The Hisense 43A6GTUK is a 43-inch 4K HDR TV that costs £329 / $310. And nope, that’s not a typo. It really does cost just £329 / $310. And that’s despite, remarkably, supporting features such as Dolby Vision HDR, Dolby Atmos sound, and even 120Hz gaming.
In other words, the 43A6GTUK has the potential to perfectly encapsulate why Hisense’s marketing-heavy, high output, low cost arrival on the global TV scene must have become the stuff of nightmares to the more established TV brands. Provided, that is, that the set proves as good in action as it looks on paper.
Many thanks to Box.co.uk for supplying the Hisense 43A6GTUK sample tested here.
There’s not much that needs to be added here. You don’t need to have been testing home entertainment gear for 45 years to figure out that £329 (or just $310 in the US) has no right to be buying you a 43-inch LCD TV. Never mind one that is, as we’ll see, as well featured as the 43A6GTUK.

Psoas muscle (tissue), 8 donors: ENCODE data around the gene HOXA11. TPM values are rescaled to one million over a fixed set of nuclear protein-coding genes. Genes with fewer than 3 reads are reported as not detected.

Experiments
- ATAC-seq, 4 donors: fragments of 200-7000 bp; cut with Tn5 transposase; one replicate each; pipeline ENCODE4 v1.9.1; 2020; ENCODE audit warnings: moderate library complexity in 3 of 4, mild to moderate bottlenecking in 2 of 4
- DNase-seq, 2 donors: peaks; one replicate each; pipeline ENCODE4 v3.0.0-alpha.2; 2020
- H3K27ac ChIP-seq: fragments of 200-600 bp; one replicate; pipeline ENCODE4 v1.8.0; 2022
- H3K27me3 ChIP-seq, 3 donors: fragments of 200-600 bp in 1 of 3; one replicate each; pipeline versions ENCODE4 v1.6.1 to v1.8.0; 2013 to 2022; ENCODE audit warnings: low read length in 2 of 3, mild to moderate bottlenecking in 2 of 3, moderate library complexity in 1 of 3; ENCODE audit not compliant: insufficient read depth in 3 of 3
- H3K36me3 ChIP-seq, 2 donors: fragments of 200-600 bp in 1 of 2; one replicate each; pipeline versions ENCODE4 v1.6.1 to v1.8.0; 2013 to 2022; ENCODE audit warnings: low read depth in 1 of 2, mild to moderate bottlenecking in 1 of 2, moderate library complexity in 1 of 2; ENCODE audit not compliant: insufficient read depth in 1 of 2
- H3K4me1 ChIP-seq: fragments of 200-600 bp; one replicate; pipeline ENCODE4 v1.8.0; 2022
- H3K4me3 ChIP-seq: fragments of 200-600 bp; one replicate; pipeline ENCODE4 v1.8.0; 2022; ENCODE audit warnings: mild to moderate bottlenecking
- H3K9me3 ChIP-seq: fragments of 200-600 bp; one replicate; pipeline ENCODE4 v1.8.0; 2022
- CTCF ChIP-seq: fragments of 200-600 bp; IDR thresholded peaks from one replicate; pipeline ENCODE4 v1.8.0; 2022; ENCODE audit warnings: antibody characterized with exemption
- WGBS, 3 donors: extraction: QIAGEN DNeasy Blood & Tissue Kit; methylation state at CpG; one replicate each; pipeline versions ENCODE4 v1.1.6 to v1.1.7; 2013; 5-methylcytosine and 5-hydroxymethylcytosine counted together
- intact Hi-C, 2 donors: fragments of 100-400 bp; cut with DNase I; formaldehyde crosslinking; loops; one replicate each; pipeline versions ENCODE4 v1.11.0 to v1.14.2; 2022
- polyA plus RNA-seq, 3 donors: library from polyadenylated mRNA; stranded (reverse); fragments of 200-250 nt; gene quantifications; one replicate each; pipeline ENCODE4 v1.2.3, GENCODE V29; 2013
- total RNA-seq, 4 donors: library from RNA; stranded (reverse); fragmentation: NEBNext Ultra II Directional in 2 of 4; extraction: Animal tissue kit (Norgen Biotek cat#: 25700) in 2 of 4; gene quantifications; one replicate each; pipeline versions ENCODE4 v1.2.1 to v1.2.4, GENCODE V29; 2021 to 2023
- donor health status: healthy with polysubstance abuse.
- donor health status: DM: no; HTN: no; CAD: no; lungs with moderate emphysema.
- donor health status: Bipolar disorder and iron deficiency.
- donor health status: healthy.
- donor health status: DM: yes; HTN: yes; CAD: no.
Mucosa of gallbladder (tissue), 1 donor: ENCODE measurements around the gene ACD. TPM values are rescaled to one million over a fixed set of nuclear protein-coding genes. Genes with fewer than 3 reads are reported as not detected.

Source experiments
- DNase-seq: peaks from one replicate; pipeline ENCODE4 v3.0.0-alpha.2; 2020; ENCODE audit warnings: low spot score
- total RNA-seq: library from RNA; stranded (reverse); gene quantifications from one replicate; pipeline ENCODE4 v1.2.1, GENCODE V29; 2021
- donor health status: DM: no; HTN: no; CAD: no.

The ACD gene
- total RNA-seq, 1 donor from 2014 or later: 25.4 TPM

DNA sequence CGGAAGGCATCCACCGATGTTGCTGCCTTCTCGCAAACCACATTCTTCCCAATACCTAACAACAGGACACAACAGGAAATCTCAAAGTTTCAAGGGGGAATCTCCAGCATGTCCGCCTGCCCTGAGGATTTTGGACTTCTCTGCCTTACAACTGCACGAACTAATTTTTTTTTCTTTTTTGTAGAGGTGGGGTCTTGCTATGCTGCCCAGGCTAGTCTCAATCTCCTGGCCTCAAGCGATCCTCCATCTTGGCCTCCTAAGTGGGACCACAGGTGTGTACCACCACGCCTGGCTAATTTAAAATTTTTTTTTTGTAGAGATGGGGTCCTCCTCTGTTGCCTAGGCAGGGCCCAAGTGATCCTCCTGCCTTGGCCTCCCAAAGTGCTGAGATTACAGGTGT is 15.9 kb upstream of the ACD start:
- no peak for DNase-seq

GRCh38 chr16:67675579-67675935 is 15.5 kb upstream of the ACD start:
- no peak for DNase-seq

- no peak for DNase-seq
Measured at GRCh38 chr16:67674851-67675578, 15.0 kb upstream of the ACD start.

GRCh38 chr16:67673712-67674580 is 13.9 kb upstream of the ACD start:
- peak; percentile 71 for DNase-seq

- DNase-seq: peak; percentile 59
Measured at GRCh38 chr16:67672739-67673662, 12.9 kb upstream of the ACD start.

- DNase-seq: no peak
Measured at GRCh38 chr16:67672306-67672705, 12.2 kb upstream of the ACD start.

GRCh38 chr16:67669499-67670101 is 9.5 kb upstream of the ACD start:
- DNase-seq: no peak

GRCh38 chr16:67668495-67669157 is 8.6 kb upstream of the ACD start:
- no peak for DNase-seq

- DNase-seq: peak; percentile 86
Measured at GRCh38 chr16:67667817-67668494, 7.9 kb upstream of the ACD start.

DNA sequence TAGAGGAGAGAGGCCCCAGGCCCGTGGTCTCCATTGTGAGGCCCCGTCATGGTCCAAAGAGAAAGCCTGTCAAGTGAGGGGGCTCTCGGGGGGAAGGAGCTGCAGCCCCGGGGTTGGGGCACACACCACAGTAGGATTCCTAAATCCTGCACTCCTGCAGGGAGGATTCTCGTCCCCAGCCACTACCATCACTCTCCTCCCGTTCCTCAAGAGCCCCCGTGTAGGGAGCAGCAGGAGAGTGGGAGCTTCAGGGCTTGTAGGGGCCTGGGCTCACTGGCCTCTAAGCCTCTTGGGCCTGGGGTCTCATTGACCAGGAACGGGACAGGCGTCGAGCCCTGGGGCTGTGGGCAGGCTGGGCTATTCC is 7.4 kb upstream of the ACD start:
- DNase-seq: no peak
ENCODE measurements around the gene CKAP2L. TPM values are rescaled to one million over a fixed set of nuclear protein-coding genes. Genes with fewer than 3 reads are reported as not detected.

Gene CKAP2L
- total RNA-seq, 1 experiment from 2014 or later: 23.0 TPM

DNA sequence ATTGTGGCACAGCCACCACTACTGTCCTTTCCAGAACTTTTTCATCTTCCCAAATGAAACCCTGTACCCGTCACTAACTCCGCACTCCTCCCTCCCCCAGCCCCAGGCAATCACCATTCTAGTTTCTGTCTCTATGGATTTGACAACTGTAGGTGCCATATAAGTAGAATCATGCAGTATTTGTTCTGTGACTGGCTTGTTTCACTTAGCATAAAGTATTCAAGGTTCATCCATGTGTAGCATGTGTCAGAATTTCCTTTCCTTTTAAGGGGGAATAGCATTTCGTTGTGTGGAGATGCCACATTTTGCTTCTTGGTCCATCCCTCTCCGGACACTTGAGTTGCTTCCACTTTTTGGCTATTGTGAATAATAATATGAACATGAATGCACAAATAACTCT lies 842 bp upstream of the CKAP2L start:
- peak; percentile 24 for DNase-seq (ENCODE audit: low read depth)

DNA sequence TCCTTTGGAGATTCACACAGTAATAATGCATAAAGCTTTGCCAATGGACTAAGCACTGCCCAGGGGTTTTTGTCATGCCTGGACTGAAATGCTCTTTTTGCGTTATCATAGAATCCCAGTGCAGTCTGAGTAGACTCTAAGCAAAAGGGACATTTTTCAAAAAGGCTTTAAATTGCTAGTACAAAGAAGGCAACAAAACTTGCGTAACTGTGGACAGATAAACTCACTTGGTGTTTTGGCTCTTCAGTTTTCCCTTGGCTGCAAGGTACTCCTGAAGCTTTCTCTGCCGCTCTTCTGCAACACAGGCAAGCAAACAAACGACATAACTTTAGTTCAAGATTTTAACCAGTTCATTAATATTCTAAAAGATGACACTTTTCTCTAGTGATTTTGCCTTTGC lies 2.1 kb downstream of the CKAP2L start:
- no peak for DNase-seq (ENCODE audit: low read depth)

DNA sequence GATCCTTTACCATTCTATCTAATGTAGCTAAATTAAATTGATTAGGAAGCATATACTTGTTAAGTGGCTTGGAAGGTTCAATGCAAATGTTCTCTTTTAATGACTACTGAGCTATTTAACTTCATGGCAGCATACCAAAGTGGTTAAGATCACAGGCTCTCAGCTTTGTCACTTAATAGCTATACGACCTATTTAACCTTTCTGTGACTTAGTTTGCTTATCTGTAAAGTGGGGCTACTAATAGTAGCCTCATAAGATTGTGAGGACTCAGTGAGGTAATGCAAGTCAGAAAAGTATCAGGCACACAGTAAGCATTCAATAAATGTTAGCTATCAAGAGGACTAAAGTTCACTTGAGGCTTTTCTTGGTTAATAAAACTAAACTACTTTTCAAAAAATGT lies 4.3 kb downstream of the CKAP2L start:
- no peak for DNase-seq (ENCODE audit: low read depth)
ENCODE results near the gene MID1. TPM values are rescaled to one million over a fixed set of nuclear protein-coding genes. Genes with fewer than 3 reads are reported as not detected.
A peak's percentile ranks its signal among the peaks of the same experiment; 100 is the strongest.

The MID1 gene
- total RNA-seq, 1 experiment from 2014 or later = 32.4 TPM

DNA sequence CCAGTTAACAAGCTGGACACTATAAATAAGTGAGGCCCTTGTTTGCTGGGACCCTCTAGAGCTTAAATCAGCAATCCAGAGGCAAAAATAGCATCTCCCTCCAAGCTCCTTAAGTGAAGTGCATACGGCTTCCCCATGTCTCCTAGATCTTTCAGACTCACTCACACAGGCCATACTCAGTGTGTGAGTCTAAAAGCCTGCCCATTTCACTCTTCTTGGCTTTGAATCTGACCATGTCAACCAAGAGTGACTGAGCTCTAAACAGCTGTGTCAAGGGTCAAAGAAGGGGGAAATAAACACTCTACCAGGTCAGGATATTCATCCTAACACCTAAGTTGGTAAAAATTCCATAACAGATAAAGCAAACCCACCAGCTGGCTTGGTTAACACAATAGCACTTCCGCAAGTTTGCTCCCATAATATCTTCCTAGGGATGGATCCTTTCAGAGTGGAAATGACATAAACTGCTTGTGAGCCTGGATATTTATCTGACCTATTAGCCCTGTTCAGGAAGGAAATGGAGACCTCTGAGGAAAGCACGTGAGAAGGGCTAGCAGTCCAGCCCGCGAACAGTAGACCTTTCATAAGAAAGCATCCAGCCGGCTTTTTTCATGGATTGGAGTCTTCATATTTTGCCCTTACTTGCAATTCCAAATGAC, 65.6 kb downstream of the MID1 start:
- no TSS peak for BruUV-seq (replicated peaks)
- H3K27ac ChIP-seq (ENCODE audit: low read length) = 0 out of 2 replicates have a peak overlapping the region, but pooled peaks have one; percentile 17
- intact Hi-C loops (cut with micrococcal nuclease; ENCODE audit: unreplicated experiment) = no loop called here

Samsung’s rival 43AU7100, for instance, is a whole £100 more expensive. Admittedly that set also deploys a PurColor system to deliver what should be a wider colour range (unless the 43A6GTUK is about to really surprise us), but still: if Hisense’s entry-level TV for 2021 has any quality to go with its headline-grabbing price, it’ll likely shift like hot cakes.
Note that the US version of the 43A6 is not exactly the same as the UK version; for instance, the US model gets the Android TV smart platform, while the UK model gets Hisense’s VIDAA system. We can’t guarantee, therefore, that everything we discuss here about the UK set also applies to the US model.
Not surprisingly, the 43A6GTUK’s design is fairly basic. Its build quality is so lightweight that you can easily pick it up - even with its feet attached - with one hand.
The trim depth of most of its rear and its angled bottom edge are about as close to style as the 43A6GTUK gets. And in the latter’s case, any momentary ‘ooh’ it might inspire is immediately snuffed out by the presence below of a pair of feet that look a little cheap by modern standards.
The 43A6GTUK’s remote is actually more stylish than the TV, feeling comfortable, reasonably weighty to hold and sporting a decently spacious and well-organised button layout.
Far from just showing pictures and making noise, the 43A6GTUK has a few handy extras up its sleeve.